The Coordinating Council of Iranian Teachers’ Trade Associations has condemned the crackdown on recent protests in Iran and citizens’ arrests. It called upon students and teachers to go on strike in the first week of the academic year.
More than 50 cities in Iran have been protesting the murder of Mahsa (Zhina) Amini who was killed in the custody of Iran’s Hijab police. Iranians have been taken into the streets burning their hijab and protesting the Islamic establishment for their policies including the imposition of compulsory hijab on women.
This is the second public call for a strike in Iran. Earlier, a group of civil activists and human rights defenders issued a call for a general strike in response to the murder of Mahsa Amini by the government. They have called upon independent labor unions and workers in all sectors to coordinate and organize and go on strikes starting Monday, 26th of September.
Despite the suppression of the last week’s protests and government-imposed Internet interruption, protests in different cities of Iran continue on Sunday 25th of September, the ninth day of the nationwide protests. The atmosphere of most cities is tense; security forces have been deployed across the country arresting protesters, and activists. Security forces have also used excessive force including shooting protesters with pallet guns and automatic weapons.
So far, dozens of people have been killed, hundreds have been injured, and dozens have been arrested during the protests in different cities.
As of September 24, fifty-four people have been killed in the recent protests in several Iranian cities, according to Iran Human Rights (IHRNGO) based in Norway. Iranian state TV on Saturday night announced that 41 people had been killed during protests – this includes the casualties among government forces. Zamaneh Media independently confirms the identities of nine protesters killed by government forces.
The protests against the government’s murder of Mahsa started on Friday, September 16. After the medical team at Tehran’s Kasra hospital pronounced Mahsa dead; the protest shaped in front of Kasra hospital in Tehran. The protest continued after Mahsa’s funeral in her hometown of Saqqez when mourners organized a peaceful rally outside the city’s governor’s office. Security forces outside the office responded to protestors with tear gas and opened fire. Now the protest has spread to most of Iran’s 31 provinces.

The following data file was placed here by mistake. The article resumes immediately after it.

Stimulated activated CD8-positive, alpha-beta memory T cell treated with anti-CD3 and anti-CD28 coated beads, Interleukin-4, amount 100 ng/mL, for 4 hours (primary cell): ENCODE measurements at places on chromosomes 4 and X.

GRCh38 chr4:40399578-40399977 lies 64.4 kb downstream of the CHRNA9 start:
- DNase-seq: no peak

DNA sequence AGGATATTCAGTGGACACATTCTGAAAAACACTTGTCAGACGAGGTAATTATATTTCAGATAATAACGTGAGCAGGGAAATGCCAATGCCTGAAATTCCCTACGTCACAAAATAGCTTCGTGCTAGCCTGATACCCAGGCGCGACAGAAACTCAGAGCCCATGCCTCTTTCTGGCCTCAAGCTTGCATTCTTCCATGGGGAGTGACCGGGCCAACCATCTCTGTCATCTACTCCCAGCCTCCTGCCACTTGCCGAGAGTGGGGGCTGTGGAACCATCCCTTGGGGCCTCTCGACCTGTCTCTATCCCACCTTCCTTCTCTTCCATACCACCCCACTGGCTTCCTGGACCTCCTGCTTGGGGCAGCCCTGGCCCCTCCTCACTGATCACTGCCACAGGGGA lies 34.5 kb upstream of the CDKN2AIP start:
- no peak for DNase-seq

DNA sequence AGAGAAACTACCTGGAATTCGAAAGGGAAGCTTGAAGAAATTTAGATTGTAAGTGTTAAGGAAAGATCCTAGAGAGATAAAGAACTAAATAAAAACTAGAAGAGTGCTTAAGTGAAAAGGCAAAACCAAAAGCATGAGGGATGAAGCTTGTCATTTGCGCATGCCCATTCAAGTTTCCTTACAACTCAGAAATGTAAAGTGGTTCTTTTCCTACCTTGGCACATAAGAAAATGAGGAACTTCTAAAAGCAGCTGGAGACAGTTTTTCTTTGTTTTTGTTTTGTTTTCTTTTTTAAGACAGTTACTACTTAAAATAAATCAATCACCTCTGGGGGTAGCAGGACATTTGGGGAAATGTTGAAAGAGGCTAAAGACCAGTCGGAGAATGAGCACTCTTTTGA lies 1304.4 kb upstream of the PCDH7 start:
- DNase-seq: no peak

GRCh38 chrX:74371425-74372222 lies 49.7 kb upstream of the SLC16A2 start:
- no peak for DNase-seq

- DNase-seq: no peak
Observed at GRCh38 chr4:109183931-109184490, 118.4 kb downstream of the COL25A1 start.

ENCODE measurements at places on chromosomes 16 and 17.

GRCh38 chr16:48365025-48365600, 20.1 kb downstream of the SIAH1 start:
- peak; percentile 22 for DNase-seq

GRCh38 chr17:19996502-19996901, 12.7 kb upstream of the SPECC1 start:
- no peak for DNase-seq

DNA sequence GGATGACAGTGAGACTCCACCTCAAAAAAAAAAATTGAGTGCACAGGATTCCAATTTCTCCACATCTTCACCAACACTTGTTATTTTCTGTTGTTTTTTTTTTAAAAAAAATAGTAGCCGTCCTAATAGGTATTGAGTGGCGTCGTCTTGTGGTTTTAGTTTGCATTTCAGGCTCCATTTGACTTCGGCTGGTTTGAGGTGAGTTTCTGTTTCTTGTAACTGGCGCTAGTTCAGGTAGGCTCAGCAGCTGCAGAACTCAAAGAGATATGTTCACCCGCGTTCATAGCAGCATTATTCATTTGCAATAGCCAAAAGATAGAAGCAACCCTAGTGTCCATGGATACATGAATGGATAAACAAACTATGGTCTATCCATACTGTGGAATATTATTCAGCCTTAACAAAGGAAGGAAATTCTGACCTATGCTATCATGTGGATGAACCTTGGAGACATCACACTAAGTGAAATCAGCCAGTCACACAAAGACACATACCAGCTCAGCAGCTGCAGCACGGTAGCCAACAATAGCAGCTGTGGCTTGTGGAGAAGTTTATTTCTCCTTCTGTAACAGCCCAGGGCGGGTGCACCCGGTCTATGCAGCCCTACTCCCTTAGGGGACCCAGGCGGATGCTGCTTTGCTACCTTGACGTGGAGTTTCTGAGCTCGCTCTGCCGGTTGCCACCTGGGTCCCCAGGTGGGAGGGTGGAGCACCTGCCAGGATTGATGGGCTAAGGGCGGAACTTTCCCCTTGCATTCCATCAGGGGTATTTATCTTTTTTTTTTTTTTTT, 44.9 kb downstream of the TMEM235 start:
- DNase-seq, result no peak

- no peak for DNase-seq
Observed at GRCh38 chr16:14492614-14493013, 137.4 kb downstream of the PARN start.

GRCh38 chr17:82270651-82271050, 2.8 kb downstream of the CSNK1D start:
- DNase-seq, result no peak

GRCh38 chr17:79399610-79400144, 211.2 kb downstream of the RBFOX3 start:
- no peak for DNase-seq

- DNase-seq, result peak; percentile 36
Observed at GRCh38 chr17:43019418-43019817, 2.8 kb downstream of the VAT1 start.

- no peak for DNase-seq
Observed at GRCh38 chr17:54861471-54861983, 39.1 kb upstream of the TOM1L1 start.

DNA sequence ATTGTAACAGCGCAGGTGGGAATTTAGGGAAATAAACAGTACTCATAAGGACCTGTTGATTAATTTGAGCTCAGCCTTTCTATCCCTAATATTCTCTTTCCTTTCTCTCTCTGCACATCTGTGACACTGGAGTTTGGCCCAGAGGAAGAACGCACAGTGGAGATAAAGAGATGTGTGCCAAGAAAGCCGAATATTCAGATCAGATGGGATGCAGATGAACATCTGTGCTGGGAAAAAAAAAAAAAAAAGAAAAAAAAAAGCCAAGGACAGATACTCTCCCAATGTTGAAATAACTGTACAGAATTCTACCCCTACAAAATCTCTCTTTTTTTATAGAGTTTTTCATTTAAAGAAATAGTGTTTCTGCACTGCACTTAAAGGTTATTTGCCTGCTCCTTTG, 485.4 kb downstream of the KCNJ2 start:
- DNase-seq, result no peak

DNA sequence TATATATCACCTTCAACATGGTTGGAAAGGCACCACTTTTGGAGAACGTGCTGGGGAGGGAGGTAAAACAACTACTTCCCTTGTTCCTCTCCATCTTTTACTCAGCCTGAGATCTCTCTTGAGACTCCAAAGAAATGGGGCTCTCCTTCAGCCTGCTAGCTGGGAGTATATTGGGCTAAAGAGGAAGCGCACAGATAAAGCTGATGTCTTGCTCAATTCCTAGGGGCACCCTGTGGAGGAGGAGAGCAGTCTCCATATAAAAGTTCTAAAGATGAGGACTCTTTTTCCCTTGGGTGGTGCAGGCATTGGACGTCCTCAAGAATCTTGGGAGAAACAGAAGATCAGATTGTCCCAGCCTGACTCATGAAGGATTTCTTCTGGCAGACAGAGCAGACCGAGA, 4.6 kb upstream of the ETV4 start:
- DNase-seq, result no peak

Mahsa Amini, a 22-year-old Kurdish woman, died after falling into a coma following her detention by morality police enforcing hijab in Tehran. She was visiting the capital with her family from Saqqez.
The Tehran police claims Mahsa’s death resulted from a prior heart and brain condition that led to cardiac arrest and a stroke; however, in conversation with Zamaneh, Mahsa’s family states that she was healthy and had no prior health conditions.
Independent women, labor, and civil rights organizations express that the murder of Mahsa is “the result of structural and systematic violence against women.”
Activists and human rights groups outside of Iran are concerned for protestors’ safety, especially considering Iran’s recent shutdown of the Internet. During the 2019–2020 protests known as the Bloody November, the Iranian state employed the same strategy of cutting off the Internet so that the world would not get information about the atrocities carried out by government forces.
Security forces have arrested dozens of citizens, student activists, women’s rights activists, and known civil and political activists in several cities of Iran. Anyone who can mobilize or is connected to a grassroots is now a target of Iranian security forces. Families of the detainees have gathered outside prisons in their local hometowns, and the government is slow in providing information on the whereabouts of the arrestees.
There is still no information about the fate of many of those arrested during the recent protests.
Protests have spread to most Iranian cities resulting in widespread arrests. The number of protestors that have been arrested in recent days is unprecedented. The families had announced in the past days that despite the follow-up, they do not know about the fate, place of detention, and charges against the detainees.
Several journalists, including at least four female journalists, have been detained over coverage of the protests and the death of Mahsa Amini.
Photojournalist Yalda Moaiery, Nilofar Hamedi, who reported on Amini’s case, and Fatemeh Rajabi, another journalist, have been arrested. On Saturday, Vida Rabany, another female journalist, was arrested. The International Federation of Journalists confirmed the arrest of fourteen journalists.